If your dog’s eating grass, there’s no need to panic. But if they’re eating excessive amounts, it’s not healthy - especially if it’s treated with harmful pesticides, herbicides or lawn fertilisers.
Nonetheless, eating grass is a common behaviour, and the bottom line is that ideally, you don’t want your dog to do it.
The term for eating non-foods is “Pica” and whilst it seems odd your dog would do this, it’s quite normal. So let’s explore the reasons why your dog eats grass.
Grass tastes good!
Sure, you wouldn’t expect this to come in some of the top reasons, but it’s not hard to imagine that your dog eats grass because they like the taste.
It also makes sense that greener, fresher grass “tastes” better because it’s likely that if your dog does eat grass, it’s more common in the summer.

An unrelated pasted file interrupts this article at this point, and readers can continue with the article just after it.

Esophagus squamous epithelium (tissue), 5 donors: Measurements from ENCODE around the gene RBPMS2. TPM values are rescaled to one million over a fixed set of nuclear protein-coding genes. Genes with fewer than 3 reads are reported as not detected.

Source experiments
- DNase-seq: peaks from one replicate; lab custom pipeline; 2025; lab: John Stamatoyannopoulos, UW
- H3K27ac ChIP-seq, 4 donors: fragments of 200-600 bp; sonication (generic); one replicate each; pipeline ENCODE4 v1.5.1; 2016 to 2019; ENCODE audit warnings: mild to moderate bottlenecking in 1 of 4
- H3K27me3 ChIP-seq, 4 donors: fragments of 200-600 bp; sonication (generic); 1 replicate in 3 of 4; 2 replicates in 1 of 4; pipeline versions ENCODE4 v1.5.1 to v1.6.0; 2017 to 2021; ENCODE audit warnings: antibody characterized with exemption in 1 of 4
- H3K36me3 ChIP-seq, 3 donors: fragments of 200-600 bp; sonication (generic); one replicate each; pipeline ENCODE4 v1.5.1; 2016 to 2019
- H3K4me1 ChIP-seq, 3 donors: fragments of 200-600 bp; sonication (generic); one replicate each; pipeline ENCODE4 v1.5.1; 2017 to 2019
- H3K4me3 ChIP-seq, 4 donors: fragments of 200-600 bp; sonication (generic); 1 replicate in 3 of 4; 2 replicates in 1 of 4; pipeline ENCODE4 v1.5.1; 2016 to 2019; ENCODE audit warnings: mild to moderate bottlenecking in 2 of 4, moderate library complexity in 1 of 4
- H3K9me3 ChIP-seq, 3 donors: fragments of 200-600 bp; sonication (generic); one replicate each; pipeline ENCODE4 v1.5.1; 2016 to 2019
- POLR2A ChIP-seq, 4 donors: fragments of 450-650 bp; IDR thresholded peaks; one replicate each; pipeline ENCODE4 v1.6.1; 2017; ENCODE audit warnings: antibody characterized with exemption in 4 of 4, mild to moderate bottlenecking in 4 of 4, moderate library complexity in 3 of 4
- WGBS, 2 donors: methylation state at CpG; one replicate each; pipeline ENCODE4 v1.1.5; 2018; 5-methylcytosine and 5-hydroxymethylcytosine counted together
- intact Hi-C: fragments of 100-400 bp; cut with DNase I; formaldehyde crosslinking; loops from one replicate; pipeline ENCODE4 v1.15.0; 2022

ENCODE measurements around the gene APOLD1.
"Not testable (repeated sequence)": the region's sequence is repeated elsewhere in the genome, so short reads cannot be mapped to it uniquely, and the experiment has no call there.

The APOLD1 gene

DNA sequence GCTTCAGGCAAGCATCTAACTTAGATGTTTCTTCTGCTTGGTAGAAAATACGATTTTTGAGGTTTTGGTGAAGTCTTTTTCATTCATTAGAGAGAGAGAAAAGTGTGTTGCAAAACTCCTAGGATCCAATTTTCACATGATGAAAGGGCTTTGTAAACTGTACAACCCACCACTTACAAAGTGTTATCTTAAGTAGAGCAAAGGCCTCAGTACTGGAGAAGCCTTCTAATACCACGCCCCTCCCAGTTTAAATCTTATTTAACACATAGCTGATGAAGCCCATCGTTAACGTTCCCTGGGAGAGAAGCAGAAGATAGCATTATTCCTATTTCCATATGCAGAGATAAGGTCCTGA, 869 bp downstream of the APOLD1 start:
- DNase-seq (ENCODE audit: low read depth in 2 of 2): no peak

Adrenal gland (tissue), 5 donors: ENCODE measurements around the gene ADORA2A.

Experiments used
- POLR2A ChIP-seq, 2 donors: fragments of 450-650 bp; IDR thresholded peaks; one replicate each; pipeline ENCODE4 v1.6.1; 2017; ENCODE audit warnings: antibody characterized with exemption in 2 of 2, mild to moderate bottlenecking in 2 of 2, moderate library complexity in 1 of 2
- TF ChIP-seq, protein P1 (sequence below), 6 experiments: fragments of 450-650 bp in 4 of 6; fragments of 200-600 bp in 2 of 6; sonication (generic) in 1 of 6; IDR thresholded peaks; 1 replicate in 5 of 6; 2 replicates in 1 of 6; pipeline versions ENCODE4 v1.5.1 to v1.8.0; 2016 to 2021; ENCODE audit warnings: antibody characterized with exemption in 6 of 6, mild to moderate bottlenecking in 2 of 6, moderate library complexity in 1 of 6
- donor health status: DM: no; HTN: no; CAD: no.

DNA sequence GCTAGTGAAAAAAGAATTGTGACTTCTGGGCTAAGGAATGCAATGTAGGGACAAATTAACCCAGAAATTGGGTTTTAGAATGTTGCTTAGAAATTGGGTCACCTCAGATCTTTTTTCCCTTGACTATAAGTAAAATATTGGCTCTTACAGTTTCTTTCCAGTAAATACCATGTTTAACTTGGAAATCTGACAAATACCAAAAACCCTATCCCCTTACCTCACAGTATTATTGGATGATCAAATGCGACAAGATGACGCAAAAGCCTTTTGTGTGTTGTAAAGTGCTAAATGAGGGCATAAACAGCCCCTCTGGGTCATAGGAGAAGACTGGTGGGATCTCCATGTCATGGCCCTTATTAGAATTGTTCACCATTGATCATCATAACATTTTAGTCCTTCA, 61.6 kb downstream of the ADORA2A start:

There’s a chance that your dog has inherited this behaviour from their ancestors. At some point, wolves were known to eat grass in order to purge the intestines of worms or parasites.
They need fibre
It’s true, your dog eating grass can be a sign that they’re not getting enough fibre into their diet. The good news is that a simple test of adding more fibre into your dog’s daily diet will tell you if this is the reason they’re eating grass. So address what you can do to improve their gut health.
Your dog’s boredIt would be a dream come true to be able to play with your pooch all day, but realistically life gets busy. So sometimes your dog can be left with not much to do, meaning they’ll revert to eating grass. Quickly fix this by giving them regular exercise and ensure they’re mentally stimulated. Examples include food puzzles, walks, playing fetch or give them a stick to play with.
Signals you shouldn’t ignore, include:Your dog’s eating grass that’s not their normal food
Eating grass becomes excessive and they’re vomiting over a few hours
If your dog’s eating grass whilst looking unwell or acting out of character.
If you’re concerned or have noticed that your dog has a significant problem, it’s best to seek advice from your vet.